The physical intimacy to the artist was not, as many would expect, a simplistic critique. There is often confusion of what form does when we encounter it, and physicality does not necessarily make us remember that we are non-virtual beings, that we are somehow essentially biological. Here, the intimacy seems like proof of the ability of humanity to inhabit yet overcome its physicality. Here is a physical person, right next to you, living, breathing, and you are texting to her, and she is texting you. You aren’t lovers, but you say things like you were. As if you could be. The effect – at least for me – is still one of dissonance, but not one that demands a solution. There is no immediate or easy solution to this, no critique to be had. Here are our inert, silly bodies, and yet here are our words on LCD screens – and what games can be played there! The entrancement of this exhibition was in the very sensation of being somewhere totally other, yet as close as you were in life. It was a strange, weird place – made of fantasy, dream, words and computer code, but it was not a place that demanded return to earth. Much like that question ‘is this not real to you?’ we partake of two acts, in one reality, simultaneously – sometimes I would watch the screen, sometimes Adams, out of the corner of my eye. How odd to have your own constructed self, through the phone screen, come out and inhabit your body! We are no essential beings, but people made of masks, and the phone is the black mirror through which we can distort ourselves.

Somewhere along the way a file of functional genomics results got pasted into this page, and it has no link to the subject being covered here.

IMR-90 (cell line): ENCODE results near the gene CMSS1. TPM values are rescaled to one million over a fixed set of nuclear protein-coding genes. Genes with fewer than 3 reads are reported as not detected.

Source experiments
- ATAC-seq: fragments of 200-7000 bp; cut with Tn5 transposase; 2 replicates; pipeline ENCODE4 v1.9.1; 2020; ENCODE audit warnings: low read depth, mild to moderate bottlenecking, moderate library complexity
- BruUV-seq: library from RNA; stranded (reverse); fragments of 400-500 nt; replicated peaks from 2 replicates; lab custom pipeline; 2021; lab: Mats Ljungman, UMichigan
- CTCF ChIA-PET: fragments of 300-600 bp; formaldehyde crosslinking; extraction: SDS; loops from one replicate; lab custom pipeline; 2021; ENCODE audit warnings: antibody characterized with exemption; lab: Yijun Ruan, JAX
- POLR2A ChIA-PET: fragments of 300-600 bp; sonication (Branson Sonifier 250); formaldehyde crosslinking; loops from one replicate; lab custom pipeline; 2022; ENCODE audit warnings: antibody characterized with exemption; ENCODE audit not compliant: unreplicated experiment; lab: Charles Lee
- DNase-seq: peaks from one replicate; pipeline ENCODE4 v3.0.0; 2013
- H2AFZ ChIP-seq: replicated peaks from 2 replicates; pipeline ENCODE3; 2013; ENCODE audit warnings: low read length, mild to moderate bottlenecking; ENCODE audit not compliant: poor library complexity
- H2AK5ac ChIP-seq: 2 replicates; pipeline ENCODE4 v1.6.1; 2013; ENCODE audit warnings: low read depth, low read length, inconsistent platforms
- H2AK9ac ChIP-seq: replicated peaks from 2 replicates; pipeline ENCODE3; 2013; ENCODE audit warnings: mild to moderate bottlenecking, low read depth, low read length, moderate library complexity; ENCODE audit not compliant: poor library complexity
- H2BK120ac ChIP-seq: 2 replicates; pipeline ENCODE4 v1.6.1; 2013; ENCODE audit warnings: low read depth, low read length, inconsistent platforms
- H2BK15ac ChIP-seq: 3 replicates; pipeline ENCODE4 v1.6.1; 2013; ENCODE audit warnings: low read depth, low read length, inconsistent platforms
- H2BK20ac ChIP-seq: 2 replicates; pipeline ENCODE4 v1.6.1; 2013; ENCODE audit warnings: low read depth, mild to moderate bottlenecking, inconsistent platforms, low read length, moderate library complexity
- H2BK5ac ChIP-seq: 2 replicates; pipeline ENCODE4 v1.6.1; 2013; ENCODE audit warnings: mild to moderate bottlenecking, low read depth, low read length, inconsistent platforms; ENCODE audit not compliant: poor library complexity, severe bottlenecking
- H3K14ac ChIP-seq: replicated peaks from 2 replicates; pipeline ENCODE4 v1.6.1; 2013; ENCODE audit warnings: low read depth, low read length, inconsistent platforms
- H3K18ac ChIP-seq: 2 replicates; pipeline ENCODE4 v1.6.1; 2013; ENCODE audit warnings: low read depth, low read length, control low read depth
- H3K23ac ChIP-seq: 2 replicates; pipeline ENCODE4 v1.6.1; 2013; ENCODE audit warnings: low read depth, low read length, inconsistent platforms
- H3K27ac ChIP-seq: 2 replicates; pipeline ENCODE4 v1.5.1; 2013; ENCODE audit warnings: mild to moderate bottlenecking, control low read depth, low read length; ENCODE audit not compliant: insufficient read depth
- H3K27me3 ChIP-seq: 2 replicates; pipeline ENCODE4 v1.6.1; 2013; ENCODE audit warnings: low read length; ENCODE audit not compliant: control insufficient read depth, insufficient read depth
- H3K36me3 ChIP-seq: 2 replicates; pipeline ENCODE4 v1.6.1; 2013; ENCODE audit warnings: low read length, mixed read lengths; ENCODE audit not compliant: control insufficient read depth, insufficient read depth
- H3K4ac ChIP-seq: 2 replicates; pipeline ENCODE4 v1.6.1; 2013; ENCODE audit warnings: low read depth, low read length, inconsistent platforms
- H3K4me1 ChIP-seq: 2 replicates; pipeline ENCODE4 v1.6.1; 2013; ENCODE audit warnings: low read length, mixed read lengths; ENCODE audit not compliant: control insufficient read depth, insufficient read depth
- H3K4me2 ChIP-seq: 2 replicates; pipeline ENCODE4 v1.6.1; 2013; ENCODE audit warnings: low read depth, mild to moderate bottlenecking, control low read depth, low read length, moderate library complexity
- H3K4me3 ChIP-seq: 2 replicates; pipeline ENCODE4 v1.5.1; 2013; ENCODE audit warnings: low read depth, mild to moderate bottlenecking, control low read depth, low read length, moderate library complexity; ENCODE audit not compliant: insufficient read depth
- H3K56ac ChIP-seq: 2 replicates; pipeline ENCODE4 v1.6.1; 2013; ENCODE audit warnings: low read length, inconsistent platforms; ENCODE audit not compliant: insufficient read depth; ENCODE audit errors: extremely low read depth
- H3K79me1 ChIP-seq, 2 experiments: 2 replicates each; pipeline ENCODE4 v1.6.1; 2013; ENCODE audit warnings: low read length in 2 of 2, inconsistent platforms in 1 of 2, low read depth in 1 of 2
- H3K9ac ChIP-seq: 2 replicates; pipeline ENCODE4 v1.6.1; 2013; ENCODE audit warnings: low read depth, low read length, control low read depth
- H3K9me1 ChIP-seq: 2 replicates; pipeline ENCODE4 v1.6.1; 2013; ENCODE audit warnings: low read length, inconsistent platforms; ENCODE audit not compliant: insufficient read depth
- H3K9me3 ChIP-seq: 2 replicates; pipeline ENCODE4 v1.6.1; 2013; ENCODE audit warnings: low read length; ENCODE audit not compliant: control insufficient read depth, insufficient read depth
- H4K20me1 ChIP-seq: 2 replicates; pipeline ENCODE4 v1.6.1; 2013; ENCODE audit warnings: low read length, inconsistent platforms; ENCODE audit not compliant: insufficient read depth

As I left, I did not look at the artist. I felt it would ruin the moment. A strange thing to feel, but perhaps not – and it was neither guilt nor shame. There is safety in the virtual world, and power. There was the possibility of physicality, yet somehow I felt that to take it down to the physical would have been naff, almost sickeningly dull compared to the small fantasies we can enact in that realm of plasticity. Yet it was physical as well, but perhaps it was more an example of our ability to project than to embody - yet perhaps this was only a personal preference: it is the meeting of the projected and the embodied that is the locus of the work.